Jail frozen in time: McNairy Co. preserves life of Buford Pusser

SELMER, Tenn. — The basement of the McNairy County Courthouse has been home to a small museum showing the working life of Sheriff Buford Pusser.

But a short elevator ride up will give you a whole new experience.

“You can see the jail as it was literally the day the inmates moved out in 1994,” Sheriff Guy Buck said.

For 25 years, the jail was used for storage.

“Because of a lot of frustrations of people who were really motivated about turning this place into something more than a storage facility, the ball got rolling a couple of year ago, maybe three years ago,” Sheriff Buck said.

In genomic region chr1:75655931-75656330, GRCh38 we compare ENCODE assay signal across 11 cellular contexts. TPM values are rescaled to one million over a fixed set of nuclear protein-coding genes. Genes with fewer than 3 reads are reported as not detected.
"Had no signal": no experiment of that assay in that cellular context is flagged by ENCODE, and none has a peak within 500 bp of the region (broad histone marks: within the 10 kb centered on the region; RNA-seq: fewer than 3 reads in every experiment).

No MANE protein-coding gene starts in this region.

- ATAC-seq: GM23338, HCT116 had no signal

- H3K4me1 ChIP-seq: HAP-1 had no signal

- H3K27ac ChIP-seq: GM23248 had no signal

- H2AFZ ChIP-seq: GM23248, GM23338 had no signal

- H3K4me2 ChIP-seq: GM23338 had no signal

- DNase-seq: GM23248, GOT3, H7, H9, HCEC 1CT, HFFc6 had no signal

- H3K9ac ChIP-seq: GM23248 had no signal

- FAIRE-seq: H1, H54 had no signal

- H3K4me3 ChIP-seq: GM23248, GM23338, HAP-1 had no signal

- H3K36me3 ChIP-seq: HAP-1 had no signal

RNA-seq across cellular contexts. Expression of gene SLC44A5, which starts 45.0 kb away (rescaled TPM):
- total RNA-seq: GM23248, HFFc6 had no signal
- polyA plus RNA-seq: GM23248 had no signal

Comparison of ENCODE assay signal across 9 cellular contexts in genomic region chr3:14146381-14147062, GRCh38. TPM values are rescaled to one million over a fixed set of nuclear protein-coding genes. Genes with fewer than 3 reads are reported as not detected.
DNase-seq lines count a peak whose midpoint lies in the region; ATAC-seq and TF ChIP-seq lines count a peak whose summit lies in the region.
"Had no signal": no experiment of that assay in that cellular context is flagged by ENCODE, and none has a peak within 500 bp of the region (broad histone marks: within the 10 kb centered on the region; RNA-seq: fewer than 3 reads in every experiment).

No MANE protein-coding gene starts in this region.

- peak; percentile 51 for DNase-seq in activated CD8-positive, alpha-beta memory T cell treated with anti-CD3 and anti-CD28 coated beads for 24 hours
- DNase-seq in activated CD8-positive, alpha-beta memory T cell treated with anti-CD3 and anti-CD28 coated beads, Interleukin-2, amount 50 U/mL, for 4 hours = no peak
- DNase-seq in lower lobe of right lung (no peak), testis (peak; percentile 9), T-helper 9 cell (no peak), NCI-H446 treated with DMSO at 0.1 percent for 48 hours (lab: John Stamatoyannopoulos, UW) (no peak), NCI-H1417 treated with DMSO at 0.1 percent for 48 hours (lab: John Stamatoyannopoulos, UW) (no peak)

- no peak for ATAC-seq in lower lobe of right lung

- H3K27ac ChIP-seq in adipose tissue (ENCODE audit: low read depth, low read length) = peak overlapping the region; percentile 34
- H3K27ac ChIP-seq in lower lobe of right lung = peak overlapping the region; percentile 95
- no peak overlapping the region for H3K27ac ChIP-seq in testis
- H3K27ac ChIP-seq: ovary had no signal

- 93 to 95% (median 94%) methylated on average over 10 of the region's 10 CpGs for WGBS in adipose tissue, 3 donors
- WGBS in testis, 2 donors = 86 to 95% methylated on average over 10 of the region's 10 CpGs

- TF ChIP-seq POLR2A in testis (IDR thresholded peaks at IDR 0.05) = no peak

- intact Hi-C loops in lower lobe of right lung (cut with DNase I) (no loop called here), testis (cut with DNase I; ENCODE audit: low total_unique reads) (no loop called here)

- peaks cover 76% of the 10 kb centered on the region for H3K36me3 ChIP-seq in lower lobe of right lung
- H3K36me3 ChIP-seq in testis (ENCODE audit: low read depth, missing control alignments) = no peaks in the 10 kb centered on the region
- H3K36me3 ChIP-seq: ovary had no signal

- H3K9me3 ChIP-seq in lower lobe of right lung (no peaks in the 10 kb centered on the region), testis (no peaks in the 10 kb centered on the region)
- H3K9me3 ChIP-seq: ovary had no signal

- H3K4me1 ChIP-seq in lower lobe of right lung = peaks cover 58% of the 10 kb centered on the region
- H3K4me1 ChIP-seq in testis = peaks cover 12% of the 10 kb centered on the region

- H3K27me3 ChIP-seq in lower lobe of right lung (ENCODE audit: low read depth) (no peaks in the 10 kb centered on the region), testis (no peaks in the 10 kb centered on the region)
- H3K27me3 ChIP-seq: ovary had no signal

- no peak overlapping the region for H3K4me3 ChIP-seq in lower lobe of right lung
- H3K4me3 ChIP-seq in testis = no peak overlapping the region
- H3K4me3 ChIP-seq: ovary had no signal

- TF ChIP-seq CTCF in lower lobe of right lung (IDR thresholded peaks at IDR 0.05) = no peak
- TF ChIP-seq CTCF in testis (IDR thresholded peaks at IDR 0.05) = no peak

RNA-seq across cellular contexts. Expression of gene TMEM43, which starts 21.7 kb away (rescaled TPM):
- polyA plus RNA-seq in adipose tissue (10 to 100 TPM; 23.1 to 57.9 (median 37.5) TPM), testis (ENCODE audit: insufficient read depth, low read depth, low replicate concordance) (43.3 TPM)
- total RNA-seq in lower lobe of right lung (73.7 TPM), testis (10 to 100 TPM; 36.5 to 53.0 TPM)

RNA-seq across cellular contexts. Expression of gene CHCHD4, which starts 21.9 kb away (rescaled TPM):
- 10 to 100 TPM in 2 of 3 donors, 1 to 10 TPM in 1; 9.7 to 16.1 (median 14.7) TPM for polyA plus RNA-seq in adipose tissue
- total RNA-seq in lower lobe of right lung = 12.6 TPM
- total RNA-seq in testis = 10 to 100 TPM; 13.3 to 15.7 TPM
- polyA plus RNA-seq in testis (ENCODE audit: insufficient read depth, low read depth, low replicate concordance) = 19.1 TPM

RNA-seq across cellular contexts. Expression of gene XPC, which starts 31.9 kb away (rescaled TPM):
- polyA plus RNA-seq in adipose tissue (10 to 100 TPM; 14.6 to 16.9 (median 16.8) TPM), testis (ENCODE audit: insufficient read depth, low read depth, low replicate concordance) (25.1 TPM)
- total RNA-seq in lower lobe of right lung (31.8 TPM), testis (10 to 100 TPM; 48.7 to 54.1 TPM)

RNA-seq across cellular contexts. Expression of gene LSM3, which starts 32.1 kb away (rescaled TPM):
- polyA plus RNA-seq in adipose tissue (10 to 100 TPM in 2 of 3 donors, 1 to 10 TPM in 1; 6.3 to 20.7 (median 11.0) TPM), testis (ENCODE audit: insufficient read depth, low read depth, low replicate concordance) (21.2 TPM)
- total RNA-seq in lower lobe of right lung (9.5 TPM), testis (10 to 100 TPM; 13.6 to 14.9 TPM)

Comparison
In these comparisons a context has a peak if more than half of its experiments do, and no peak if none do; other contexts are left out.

Then, in 2016, the county applied for a grant. Now they’re almost ready to open to the public.

“It’s just going to make a complete package of the Buford Pusser story that everyone knows and loves,” Chamber and Tourism Director Jessica Huff said.

Signs are even being installed marking the place of his birth, an ambush, and other milestones of Sheriff Pusser’s life.

Although this jail hasn’t been used in almost 25 years, inmates left behind things they used to spruce up their living spaces — everything from one-eyed monsters, scenic sketches of farms and colorful paintings.

Officials hope this brings even bigger things to the city.

“I like to dream big,” Sheriff Buck said. “I would like to see this not only be a Pusser experience, I would love to see it become the Tennessee State Law Enforcement Museum.”

Huff says she hopes to have the museum open by July.

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